Top Ten Tuesday is a feature run by BrokeAndBookish each week – I’m thinking I might not take part every week but just see if a week takes my fancy. Where has this year gone?! As we’ve only got a few weeks left, here’s the ten books I’ve loved the most this year. In June I talked about my favourite books I’d read so far this year so if you want to know about some other awesome books and to see which ones made both lists shimmy over here.
For once I’ve put these in order, going from ten to my number one book of the year.
10. The Girl on the Train by Paula Hawkins
I love me some thrillers with unreliable narrators and The Girl on the Train certainly has that! I loved how Rachel wasn’t reliable or even likable a lot of the time and it was one of those mysteries that left me guessing till the gripping finale.
9. Fear and Loathing in La Liga: Barcelona vs Real Madrid by Sid Lowe
Barcelona and Real Madrid’s rivalry is legendary and Fear and Loathing in La Liga delves deep into both clubs history and looks at Spain’s history too. This was a fascinating read, it was sometimes a bit dense and a little dull when it was talking about players I didn’t know about but on the whole it was great read.
8. A Monster Calls by Patrick Ness
I thought A Monster Calls was just a children’s book and I was so wrong! Yes it has illustrations and is about a young boy but it deals with grief and death and abandonment so well. It really makes you think and the beautiful passages go so well with the often scary drawings.
Rachel catches the same train every morning to work. She knows all the stops and that the train always waits at the same signal each time. She uses that time to look into the houses and gardens that back on to the track, she’s even started to feel like she knows the people living there and names them “Jess and Jason”. Their life that she sees from the train window looks perfect, ten times better than her own life. One day she sees something shocking and now everything’s changes, Rebecca slowly becomes embroiled in “Jess and Jason’s” lives and she’ll show everyone she’s more than just the girl on the train.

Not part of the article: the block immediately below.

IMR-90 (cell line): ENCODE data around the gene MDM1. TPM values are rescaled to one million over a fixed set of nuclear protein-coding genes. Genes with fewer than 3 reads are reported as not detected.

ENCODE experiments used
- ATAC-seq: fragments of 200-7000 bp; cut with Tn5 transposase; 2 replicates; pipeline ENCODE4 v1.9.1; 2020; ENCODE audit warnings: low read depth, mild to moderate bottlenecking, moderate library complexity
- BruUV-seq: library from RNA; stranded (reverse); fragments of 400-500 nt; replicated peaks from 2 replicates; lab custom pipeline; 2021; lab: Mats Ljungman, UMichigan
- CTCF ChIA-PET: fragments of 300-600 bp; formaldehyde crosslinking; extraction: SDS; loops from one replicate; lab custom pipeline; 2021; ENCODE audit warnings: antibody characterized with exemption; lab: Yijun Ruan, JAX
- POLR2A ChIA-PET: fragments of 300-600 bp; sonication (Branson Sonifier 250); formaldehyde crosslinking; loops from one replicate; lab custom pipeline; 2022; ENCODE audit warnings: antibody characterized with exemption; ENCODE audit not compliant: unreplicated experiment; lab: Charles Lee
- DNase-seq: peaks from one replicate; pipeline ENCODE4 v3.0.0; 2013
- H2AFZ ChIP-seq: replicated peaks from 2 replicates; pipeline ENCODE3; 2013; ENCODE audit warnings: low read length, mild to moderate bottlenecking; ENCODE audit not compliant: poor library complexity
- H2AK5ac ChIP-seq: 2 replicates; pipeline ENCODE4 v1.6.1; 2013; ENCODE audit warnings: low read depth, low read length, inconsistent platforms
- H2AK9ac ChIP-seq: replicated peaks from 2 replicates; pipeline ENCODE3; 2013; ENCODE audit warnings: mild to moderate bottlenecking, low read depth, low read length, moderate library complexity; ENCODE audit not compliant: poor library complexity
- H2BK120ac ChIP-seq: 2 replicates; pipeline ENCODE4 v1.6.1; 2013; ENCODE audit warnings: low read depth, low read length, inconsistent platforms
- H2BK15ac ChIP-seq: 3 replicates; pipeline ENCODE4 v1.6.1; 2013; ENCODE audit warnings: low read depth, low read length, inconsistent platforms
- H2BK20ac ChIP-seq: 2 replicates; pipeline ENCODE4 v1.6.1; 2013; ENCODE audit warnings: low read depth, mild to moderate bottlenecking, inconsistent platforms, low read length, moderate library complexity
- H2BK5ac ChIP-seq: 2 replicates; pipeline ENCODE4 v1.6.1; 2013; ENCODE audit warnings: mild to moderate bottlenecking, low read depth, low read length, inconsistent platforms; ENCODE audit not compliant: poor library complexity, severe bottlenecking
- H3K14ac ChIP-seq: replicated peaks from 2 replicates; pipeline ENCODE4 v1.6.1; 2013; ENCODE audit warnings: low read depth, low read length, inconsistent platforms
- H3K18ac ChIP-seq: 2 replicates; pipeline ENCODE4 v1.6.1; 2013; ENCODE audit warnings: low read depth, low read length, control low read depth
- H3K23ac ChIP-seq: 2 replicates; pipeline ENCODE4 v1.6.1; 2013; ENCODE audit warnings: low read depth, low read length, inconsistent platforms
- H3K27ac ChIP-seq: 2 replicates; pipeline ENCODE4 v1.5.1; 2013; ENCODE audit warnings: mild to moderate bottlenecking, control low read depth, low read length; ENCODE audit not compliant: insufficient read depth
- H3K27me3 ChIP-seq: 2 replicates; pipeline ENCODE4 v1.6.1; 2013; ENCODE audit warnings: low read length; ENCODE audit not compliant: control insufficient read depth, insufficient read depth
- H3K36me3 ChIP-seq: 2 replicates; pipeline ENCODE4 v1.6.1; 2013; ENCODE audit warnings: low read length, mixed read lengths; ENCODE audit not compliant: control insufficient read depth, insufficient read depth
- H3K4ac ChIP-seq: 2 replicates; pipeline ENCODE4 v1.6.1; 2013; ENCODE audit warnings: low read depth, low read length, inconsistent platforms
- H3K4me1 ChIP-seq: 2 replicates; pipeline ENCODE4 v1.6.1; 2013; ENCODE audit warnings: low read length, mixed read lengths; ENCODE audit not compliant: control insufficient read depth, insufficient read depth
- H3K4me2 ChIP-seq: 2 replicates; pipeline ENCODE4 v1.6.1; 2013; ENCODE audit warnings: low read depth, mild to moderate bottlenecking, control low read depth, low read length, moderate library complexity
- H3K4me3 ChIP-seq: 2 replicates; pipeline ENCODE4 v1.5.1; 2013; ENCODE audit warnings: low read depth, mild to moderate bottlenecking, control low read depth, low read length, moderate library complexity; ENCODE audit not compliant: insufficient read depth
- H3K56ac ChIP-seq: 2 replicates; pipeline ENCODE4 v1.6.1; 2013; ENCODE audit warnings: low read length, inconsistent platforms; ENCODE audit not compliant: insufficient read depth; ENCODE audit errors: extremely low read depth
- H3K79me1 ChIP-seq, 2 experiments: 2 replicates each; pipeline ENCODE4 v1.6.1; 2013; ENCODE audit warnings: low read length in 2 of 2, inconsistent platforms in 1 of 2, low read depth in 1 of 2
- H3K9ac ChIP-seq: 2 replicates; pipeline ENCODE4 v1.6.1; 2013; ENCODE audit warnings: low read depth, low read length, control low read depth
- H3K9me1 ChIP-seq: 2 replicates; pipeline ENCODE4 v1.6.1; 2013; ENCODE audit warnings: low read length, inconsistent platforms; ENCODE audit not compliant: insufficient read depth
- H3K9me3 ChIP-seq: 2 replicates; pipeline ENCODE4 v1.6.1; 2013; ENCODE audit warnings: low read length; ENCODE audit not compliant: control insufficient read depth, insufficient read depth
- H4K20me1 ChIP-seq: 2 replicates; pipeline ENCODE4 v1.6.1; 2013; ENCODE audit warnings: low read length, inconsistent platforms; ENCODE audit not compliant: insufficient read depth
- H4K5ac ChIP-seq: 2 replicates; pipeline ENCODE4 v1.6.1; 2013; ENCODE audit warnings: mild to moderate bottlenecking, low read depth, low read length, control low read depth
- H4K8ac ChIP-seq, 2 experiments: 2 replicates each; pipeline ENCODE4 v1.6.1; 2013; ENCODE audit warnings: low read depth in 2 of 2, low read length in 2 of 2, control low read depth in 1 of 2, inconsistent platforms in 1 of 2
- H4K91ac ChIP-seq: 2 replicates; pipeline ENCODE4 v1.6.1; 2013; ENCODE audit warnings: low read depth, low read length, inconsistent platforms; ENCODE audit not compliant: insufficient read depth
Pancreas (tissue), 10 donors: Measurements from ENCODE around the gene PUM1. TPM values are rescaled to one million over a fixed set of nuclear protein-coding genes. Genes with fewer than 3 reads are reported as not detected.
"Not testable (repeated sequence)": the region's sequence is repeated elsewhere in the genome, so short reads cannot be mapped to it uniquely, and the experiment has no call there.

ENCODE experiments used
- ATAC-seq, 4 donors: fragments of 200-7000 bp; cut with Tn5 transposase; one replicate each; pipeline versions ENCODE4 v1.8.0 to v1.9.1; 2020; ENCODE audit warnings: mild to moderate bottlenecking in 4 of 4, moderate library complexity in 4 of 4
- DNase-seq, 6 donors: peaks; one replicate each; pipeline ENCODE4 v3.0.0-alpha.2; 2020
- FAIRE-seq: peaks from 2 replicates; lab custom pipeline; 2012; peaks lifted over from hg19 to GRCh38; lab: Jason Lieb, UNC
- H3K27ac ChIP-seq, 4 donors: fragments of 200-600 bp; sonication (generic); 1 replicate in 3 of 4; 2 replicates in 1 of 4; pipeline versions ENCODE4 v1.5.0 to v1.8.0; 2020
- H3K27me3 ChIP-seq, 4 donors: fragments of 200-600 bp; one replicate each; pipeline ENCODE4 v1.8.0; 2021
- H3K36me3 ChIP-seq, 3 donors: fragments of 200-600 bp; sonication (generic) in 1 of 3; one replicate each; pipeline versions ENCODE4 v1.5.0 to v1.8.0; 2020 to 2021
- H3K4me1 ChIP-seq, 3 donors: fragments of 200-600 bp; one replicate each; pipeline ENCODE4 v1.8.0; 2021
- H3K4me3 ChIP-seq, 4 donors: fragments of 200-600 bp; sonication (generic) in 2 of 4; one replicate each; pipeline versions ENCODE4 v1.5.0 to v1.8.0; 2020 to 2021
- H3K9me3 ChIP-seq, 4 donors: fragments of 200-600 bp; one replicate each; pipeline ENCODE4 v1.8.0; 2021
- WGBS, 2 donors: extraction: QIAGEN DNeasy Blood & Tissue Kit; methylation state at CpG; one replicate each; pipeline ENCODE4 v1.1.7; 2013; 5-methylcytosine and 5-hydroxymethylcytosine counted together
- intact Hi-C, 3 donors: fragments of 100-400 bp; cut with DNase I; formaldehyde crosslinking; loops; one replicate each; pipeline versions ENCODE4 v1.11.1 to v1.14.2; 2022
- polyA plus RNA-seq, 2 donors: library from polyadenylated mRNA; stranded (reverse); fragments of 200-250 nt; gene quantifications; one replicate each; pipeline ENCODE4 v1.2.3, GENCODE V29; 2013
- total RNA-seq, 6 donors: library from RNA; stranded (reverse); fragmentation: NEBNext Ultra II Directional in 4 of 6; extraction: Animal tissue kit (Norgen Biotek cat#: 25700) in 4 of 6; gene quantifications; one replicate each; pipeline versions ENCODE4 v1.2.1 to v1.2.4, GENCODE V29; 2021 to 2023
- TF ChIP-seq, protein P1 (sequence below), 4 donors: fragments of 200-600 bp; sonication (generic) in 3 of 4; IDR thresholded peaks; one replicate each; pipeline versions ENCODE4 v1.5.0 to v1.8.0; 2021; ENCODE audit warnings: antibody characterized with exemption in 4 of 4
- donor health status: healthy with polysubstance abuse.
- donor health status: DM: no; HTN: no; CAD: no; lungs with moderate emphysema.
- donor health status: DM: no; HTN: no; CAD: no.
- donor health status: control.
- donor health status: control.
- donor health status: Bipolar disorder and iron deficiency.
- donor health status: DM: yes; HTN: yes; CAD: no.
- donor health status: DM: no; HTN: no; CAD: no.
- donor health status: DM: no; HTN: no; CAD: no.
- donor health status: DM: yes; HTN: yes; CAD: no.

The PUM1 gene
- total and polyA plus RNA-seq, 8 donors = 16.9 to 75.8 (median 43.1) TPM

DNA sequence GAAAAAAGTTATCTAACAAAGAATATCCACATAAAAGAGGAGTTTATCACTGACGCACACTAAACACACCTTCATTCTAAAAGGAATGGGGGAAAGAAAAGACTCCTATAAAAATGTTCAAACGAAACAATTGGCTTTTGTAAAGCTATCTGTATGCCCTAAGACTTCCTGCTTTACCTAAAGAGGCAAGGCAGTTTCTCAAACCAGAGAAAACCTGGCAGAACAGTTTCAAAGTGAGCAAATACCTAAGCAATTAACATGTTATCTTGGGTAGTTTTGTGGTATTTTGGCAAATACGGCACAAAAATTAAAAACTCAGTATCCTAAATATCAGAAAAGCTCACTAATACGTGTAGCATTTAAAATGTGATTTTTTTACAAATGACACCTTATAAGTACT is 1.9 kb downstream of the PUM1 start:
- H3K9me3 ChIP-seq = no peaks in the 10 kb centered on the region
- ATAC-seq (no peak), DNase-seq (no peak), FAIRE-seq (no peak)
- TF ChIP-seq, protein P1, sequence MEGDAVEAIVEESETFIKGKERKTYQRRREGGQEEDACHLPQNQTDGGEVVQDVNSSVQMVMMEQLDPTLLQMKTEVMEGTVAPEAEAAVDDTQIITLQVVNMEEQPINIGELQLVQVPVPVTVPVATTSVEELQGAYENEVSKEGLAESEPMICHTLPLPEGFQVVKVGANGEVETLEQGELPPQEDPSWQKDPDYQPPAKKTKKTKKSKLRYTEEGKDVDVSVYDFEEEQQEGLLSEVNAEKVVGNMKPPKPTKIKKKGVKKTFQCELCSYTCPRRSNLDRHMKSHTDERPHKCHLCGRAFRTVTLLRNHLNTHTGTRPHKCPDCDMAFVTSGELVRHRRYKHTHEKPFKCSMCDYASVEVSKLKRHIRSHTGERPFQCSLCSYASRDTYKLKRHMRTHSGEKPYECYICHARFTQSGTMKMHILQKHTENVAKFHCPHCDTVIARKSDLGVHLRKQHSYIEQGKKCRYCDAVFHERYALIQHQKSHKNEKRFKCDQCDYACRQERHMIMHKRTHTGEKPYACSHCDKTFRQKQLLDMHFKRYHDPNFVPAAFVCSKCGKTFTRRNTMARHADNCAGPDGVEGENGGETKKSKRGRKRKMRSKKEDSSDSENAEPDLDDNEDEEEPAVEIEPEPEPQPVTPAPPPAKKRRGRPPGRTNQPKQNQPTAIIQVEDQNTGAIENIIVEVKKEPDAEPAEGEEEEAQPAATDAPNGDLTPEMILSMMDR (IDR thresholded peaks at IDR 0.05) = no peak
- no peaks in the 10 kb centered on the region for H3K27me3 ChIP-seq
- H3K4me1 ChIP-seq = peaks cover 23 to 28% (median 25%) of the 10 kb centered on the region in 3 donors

Rachel is an incredibly unreliable narrator. She’s a drunk and often has blackouts where she can’t remember anything that’s happened. This is sometimes frustrating for you as the reader as Rachel never seems to learn from her mistakes and her drinking just causes more problems for herself. That being said, it’s been a while since I’ve read a book with an unreliable narrator and it adds an extra layer of tension and mystery. (more…)
The Friday 56 is a weekly meme hosted by Freda’s Voice. The aim is to share a few sentences of a book (whether it’s the one your’re currently reading or not) so other people might be enticed to pick it up.
Here’s the rules:
– Turn to page 56 or 56% in your eReader
– Find any sentence, (or few, just don’t spoil it)
– Post it.
– Add the url of your post to the Linky on Freda’s most recent post.
“She doesn’t have kids, then?” he asks, and I don’t know if I’m imagining it, but the second the subject of children comes up, I can hear an edge in his voice and I can feel the argument coming and I just don’t want it, can’t deal with it, so I get to my feet and tell him to bring the wine glasses, because we’re going to the bedroom.
That was from page 56 of the hardback of The Girl on the Train by Paula Hawkins